I disagree. There was specifically a warning to not override outside of an emergency; there was no emergency. It may not have been uncommon, but that doesn't make it safe practice or ok, especially considering how she handled the medication after. Versed is a known sedative, though the dose prescribed was mild, pretty much any of the drugs available on override are potentially dangerous, calling for heightened awareness and care when handling them, if you are in an emergent situation. 

Wrong. It said it should be used for STAT orders. Big difference, as I explained earlier in this thread or the other.

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Override does not represent a lockbox where dangerous things are kept.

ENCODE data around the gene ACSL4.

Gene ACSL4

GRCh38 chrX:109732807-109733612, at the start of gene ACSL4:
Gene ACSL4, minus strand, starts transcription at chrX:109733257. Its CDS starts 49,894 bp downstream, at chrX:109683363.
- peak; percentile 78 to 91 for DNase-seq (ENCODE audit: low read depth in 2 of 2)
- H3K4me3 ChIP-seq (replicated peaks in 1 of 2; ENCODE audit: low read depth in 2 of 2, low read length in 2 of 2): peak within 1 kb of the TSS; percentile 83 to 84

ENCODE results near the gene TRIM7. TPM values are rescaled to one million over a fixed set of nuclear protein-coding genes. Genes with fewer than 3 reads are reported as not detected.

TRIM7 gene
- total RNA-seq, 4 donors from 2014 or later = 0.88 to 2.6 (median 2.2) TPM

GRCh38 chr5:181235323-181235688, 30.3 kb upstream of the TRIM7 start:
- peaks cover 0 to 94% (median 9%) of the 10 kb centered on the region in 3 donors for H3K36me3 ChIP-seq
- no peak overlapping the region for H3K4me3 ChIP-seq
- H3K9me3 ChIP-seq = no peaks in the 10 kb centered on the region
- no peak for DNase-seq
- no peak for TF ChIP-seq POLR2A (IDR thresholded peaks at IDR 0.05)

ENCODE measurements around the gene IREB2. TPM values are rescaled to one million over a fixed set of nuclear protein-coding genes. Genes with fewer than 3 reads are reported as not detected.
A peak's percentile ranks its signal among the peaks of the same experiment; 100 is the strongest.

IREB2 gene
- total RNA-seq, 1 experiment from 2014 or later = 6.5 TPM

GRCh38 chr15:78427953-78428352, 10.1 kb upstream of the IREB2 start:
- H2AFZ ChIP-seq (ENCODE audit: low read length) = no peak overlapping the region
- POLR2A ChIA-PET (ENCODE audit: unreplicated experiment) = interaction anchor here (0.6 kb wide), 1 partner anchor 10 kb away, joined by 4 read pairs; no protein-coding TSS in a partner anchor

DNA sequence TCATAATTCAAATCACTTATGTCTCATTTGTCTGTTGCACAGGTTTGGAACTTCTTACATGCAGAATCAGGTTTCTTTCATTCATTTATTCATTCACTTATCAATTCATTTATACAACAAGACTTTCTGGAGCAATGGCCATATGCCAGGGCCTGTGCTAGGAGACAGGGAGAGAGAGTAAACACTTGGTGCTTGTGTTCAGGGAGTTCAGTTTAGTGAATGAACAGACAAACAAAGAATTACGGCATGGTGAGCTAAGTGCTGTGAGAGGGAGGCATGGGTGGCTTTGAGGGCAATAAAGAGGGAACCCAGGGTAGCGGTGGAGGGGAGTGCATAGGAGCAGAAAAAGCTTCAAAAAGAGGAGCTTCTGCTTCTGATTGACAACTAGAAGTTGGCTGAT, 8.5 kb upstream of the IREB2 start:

The converse is also true, if a medication is on a patient's profile, it doesn't matter how dangerous it is, override is not required to obtain it - although other institution-specific safeguards may be in place.

Edited by JKL33

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On 2/12/2019 at 5:52 AM, Jory said:
On 2/11/2019 at 11:16 AM, mtnNurse. said:

I do think I'm more prone to want to give her the benefit of the doubt (again, not in excusing what she "should have" done as a nurse but excusing that what she did do is not criminal behavior) than some of you awesome superstar critical care nurses who have decades of experience under your belts, because it's more recent in my mind how overwhelming the first couple years of work are. Maybe she didn't have enough experience to be in the resource role she was in. Maybe she was striving so hard to be a "good worker" and didn't know yet how to prioritize better and how to stand up to pressures to work faster. Can any of you try harder to imagine what that day was like for her, and so imagine that perhaps consequences such as loss of licensure is warranted, but years in prison and life-time label as felon for this is cruel and unusual punishment?